The families of the Hyde Park bombing victims have urged the Government to meet them after a High Court judge ruled that John Downey was involved in the IRA attack.
Relatives of the four Household Cavalrymen who died in the July 1982 blast launched legal action against the convicted IRA member after a criminal case collapsed at the Old Bailey in 2014.
Lawyers representing Sarahjane Young, whose father, Lance Corporal Jeffrey Young, was one of those killed and who brought the civil case against Downey, said justice had finally prevailed.
Her solicitor, Matthew Jury, said in a statement after the ruling on Wednesday that the victims’ relatives invite the Government to meet them to “ensure it never fails them or other victims or veterans again”.
Speaking outside the Royal Courts of Justice in London, Mr Jury said: “Sarahjane Young was made a victim three times over.
“The first time by the IRA and John Downey when they detonated the bomb that killed her father.
“The second when a ‘catastrophic failure’ by the British government led to Downey being issued an ‘on-the-run-letter’.
“The third when Downey’s criminal trial collapsed as a result.
“Sarahjane, and the families here today, were told they’d never get justice, that they should put the past behind them and move on.
“They, and thousands whose lives were devastated by the IRA, are the forgotten victims.
“Yesterday, many responsible for the most awful acts of terrorism on British soil were living out their days in peaceful retirement, believing they would never be held to account for their crimes. But justice has prevailed.”
Mr Jury, of law firm McCue & Partners, went on: “Today, the forgotten victims are finally remembered.
“Sarahjane and the brave families gathered here wish to tell them that, no matter how many years have passed, justice can and will and must be done.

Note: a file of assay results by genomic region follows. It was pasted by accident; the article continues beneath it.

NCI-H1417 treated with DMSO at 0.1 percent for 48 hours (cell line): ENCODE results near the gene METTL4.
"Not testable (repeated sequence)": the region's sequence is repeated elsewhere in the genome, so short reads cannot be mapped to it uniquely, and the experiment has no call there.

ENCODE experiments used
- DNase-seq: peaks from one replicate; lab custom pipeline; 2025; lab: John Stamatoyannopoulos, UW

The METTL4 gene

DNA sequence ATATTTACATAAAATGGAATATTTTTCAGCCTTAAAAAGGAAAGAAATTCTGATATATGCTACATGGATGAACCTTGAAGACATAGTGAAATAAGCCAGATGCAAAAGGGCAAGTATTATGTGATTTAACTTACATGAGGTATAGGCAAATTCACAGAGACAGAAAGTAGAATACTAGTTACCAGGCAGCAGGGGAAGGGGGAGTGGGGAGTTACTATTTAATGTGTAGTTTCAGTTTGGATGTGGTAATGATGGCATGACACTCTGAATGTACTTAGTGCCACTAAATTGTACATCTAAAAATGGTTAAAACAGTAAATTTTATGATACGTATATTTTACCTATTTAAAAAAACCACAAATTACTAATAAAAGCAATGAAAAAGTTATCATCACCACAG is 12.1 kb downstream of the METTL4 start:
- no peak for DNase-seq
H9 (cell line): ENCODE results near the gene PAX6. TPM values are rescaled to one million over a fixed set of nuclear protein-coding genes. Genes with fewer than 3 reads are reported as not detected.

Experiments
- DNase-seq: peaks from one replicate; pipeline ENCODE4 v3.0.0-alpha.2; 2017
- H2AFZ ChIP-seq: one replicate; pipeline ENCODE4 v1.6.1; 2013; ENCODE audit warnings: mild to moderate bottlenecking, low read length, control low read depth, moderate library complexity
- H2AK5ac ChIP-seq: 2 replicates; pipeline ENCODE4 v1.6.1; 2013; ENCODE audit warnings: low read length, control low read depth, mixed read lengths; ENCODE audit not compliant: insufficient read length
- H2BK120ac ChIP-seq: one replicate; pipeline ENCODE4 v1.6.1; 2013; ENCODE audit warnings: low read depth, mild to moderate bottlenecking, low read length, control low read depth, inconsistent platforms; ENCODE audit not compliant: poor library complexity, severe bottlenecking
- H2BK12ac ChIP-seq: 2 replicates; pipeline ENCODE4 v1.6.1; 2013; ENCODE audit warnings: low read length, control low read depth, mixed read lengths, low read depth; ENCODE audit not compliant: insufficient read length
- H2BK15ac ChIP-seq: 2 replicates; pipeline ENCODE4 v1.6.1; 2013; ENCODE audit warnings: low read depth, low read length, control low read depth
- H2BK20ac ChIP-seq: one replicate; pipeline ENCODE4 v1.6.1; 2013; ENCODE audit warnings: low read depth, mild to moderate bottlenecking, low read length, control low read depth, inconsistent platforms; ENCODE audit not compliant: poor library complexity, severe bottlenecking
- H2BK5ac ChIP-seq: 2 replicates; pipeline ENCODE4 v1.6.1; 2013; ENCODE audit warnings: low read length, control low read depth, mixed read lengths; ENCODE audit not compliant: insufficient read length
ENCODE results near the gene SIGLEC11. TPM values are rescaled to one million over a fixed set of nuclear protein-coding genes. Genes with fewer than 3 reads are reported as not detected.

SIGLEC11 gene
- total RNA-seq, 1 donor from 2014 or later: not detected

“And they invite the British Government to meet with them to ensure it never fails them or other victims or veterans again.”
Mrs Justice Yip ruled that Downey was an “active participant” in the bombing and was jointly responsible with other IRA members for the attack, in which 31 other people were injured.
Announcing her conclusions, the judge said: “This was a deliberate, carefully planned attack on members of the military.
“I have found that the defendant was an active participant in the concerted plan to detonate the bomb, with the intent to kill or at least to cause serious harm to members of the Household Cavalry.”
L/Cpl Young was 19 when he was killed, along with Squadron Quartermaster Corporal Roy Bright, 36, Lieutenant Dennis Daly, 23, and Trooper Simon Tipper, also 19, as they rode through the central London park from their barracks to attend Changing the Guard at Buckingham Palace.
Ms Young, who has suffered psychiatric harm as a result of the bombing that killed her father, was just four years old at the time and in nursery at the barracks when she saw wounded soldiers returning.
Downey, from Co Donegal, did not play any part in the trial but filed a written defence denying any involvement in the attack.
The criminal case against him dramatically collapsed after it was revealed that he had received a written assurance from former prime minister Tony Blair’s government – under the terms of the controversial “On The Runs” scheme – that he was no longer wanted.
Trial judge Mr Justice Sweeney ruled that Downey’s arrest at Gatwick Airport, as he passed through the UK on the way to a holiday in 2013, represented an abuse of process and he put a stay on any future prosecution.
Mrs Justice Yip said Downey should not have received the assurance, but did so because of a “catastrophic failure” and therefore believed he could travel freely to the UK without facing prosecution.
She said the civil case against him could go ahead, despite being brought so many years after the atrocity and therefore after the normal legal deadline.
The judge said if the case had not proceeded because of that technicality, Downey would have avoided the court’s determination on the evidence, having already avoided a criminal trial due to “an error on the part of the state”.
The civil action against Downey was brought after the collapse of the criminal trial.
The relatives initially asked for help with legal fees through crowdfunding after being refused legal aid five times, but it was revealed in February last year that they had been granted public funding to pursue the case.
Downey is currently in prison in Northern Ireland, facing a criminal prosecution for a car bomb attack which killed Ulster Defence Regiment members Alfred Johnston and James Eames in Enniskillen, Co Fermanagh, in 1972.
No date was set for the second stage of the case, which will determine the amount of damages to be awarded.